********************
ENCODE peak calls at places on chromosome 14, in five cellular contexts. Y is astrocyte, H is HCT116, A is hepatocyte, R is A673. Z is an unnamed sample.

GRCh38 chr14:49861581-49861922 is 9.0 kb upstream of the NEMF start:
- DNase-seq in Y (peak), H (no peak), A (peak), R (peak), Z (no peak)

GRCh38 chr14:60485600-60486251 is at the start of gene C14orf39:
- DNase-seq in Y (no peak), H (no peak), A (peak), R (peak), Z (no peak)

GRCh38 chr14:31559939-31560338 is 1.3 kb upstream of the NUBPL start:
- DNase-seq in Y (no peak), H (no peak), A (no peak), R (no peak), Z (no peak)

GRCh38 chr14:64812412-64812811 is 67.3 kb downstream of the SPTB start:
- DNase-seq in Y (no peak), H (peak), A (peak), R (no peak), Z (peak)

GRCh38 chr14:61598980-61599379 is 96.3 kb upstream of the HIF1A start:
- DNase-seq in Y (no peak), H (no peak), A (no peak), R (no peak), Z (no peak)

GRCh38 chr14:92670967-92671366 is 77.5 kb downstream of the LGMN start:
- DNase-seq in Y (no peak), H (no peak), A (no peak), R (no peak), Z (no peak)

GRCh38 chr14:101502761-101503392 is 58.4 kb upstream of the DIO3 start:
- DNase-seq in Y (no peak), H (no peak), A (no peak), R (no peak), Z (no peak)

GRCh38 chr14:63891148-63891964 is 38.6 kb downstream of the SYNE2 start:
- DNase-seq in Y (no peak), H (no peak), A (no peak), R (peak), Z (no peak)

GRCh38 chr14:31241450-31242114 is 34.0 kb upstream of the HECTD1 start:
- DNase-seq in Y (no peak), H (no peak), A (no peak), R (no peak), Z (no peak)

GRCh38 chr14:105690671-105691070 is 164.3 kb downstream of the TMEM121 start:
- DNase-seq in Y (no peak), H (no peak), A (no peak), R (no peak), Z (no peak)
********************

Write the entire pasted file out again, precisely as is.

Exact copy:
ENCODE peak calls at places on chromosome 14, in five cellular contexts. Y is astrocyte, H is HCT116, A is hepatocyte, R is A673. Z is an unnamed sample.

GRCh38 chr14:49861581-49861922 is 9.0 kb upstream of the NEMF start:
- DNase-seq in Y (peak), H (no peak), A (peak), R (peak), Z (no peak)

GRCh38 chr14:60485600-60486251 is at the start of gene C14orf39:
- DNase-seq in Y (no peak), H (no peak), A (peak), R (peak), Z (no peak)

GRCh38 chr14:31559939-31560338 is 1.3 kb upstream of the NUBPL start:
- DNase-seq in Y (no peak), H (no peak), A (no peak), R (no peak), Z (no peak)

GRCh38 chr14:64812412-64812811 is 67.3 kb downstream of the SPTB start:
- DNase-seq in Y (no peak), H (peak), A (peak), R (no peak), Z (peak)

GRCh38 chr14:61598980-61599379 is 96.3 kb upstream of the HIF1A start:
- DNase-seq in Y (no peak), H (no peak), A (no peak), R (no peak), Z (no peak)

GRCh38 chr14:92670967-92671366 is 77.5 kb downstream of the LGMN start:
- DNase-seq in Y (no peak), H (no peak), A (no peak), R (no peak), Z (no peak)

GRCh38 chr14:101502761-101503392 is 58.4 kb upstream of the DIO3 start:
- DNase-seq in Y (no peak), H (no peak), A (no peak), R (no peak), Z (no peak)

GRCh38 chr14:63891148-63891964 is 38.6 kb downstream of the SYNE2 start:
- DNase-seq in Y (no peak), H (no peak), A (no peak), R (peak), Z (no peak)

GRCh38 chr14:31241450-31242114 is 34.0 kb upstream of the HECTD1 start:
- DNase-seq in Y (no peak), H (no peak), A (no peak), R (no peak), Z (no peak)

GRCh38 chr14:105690671-105691070 is 164.3 kb downstream of the TMEM121 start:
- DNase-seq in Y (no peak), H (no peak), A (no peak), R (no peak), Z (no peak)